President of the Harris County Medical Society
Internal Medicine Physician
Editor's Note: This article was first printed in the Harris County Medical Society's Physician Newsletter.
Watching the election coverage last week, I was distressed by the fact that government gridlock is certain unless someone blinks. Reporters were surprised and excited about the new Republican majority in the House and in the Senate and their affect on President Obama and the Affordable Care Act (ACA), immigration reform, etc. Election results reflected a discontent with the direction Washington is moving or not moving, whatever your viewpoint.
For medicine, health care is at a crossroads and important decisions need to be made. However, it is uncertain if there is a real willingness for the President and Congress to work together. We cannot continue under our present situation. Knowing that we have been working on repealing Medicare’s SGR for over 10 years without any success, does not make me hopeful about any changes that we need for the ACA. Not wanting to feel helpless, I wanted to write a letter to Washington to tell them how we feel. I know, it’s another letter. When we have a sick patient and are unsure how to proceed, we consult with our colleagues to find answers on the best plan of care for our patient. We never give up on our patient. As our health care system needs healing, we want to be consulted by Congress on making improvements. We cannot give up here either.
Here’s my letter:
Dear President Obama and members of Congress,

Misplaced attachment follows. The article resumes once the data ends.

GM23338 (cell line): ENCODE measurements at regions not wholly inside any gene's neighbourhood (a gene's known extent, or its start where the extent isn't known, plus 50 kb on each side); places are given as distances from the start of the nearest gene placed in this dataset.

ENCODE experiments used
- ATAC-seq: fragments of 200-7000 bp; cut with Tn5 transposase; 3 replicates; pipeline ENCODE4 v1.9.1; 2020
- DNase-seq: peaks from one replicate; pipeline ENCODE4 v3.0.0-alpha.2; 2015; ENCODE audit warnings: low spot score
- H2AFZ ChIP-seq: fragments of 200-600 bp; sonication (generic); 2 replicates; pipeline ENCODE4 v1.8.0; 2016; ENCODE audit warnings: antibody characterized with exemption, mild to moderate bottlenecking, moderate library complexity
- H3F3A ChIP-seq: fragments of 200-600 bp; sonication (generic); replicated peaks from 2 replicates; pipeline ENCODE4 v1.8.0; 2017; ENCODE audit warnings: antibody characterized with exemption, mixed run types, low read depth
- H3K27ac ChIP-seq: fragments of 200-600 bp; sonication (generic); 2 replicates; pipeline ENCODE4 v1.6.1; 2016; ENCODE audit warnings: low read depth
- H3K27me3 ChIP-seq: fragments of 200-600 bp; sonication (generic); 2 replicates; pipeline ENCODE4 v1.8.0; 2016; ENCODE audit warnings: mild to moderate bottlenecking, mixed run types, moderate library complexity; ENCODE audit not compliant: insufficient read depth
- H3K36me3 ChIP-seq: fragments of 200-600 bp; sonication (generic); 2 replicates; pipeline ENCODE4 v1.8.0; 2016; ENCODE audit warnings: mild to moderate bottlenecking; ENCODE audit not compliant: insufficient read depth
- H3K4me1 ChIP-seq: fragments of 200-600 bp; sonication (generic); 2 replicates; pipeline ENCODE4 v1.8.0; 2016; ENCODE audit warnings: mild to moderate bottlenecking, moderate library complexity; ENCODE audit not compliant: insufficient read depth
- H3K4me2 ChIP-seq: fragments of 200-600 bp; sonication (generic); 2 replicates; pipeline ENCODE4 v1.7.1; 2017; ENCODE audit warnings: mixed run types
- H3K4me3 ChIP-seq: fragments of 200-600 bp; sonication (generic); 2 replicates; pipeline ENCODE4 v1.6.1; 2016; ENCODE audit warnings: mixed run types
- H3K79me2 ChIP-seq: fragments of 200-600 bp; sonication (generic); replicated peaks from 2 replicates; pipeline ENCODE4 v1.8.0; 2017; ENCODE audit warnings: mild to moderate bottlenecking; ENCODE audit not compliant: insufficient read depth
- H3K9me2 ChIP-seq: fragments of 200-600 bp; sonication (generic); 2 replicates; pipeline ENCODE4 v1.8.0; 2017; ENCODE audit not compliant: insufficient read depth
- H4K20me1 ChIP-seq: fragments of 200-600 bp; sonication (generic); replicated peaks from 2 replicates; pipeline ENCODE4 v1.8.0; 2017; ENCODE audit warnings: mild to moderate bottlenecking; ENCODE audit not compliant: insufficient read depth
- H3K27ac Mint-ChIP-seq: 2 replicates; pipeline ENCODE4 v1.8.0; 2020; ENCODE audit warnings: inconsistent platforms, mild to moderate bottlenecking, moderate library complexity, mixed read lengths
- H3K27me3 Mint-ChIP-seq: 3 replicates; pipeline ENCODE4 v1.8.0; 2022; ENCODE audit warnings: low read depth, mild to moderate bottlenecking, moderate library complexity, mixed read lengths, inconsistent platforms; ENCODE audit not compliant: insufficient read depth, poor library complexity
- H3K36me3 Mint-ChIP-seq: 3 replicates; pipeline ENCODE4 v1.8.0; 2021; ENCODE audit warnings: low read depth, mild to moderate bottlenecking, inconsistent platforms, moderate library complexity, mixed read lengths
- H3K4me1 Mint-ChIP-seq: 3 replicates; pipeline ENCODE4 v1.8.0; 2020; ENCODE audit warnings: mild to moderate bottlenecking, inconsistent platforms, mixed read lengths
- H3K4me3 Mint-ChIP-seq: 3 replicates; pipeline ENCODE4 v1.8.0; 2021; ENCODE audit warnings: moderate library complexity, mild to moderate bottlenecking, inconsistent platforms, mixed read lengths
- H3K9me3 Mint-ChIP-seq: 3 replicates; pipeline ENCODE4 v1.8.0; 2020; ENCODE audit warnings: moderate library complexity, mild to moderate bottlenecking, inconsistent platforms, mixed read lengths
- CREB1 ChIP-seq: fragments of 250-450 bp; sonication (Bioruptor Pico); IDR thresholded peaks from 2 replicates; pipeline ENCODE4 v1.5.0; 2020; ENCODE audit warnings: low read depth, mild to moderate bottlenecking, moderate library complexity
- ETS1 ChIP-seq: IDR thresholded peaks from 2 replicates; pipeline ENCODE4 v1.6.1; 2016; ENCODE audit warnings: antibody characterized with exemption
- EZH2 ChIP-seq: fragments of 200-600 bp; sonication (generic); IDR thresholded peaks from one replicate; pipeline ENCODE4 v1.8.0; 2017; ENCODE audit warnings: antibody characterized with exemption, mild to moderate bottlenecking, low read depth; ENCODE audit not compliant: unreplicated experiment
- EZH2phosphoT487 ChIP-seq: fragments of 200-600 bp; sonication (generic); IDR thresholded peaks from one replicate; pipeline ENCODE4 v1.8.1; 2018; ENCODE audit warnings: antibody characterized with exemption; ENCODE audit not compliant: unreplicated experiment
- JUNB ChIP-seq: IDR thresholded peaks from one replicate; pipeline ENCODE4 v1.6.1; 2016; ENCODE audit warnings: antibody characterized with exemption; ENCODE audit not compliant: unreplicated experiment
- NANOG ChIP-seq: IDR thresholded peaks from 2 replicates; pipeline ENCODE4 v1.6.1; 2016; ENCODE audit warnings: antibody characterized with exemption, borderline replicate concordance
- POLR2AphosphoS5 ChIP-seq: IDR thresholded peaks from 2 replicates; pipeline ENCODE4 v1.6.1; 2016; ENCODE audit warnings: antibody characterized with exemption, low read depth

I am writing you to express the concerns of the more than 11,700 physicians of the Harris County Medical Society. I want you to know that while we do appreciate your willingness to lead our country, we also feel great disappointment due to your inability to work together and move our country forward. There are many complicated issues that require attention. We physicians stand willing to help provide guidance in the area of health care. As physicians, we live these issues daily. We can speak of our experiences and what we have learned. Through our national, state and local medical associations, we have tried to provide alternatives to problems of the SGR and Medicare, health information technology (HIT), fraud and abuse and the Affordable Care Act (ACA), to name a few. It is not possible to legislate good medicine, but as physicians, we work fervently to practice good medicine. And, neither we nor our patients are robots willing or able to follow recommendations without question or thought. We must provide personalized medicine to our patients and do what we do best, which is to help them make decisions based on their individual health care risks and needs. We cannot force patients to change, but only do our best to educate them about their illnesses and give them tools to effect changes to their habits and lifestyles. We do not ask our patients about their political affiliation, only offer to help them with their health care needs. We ask that you set aside your political differences and focus on getting our patients the health care they need and deserve. This is not about who wins or loses in the political arena. This is about creating good public policy that helps people who are sick or injured. When a family member is ill, no one is thinking about who their senator or congressman is. All they want to know is where they can go to get medical care. We have to work together with insurance companies, hospital systems, long-term care facilities, and other allied health professionals to continue providing comprehensive medical care.
Repeal SGR formula
Through the work of Congressman Kevin Brady and others, we came very close to repealing SGR with bicameral and bipartisan support. Don't let the last few months of this year go by without finally repealing this costly and flawed formula. We need to find ways to finance a rational Medicare physician payment system with a fair and stable funding formula. Due to our senior patient population’s rapid growth, we need to have adequate physician access. As patients’ choice of their physicians is important, increased Medicare flexibility would also improve access, especially if physicians were allowed to directly contract with Medicare patients, even when they opt out of Medicare.
ACA-Keep what works, add what's missing and fix what's broken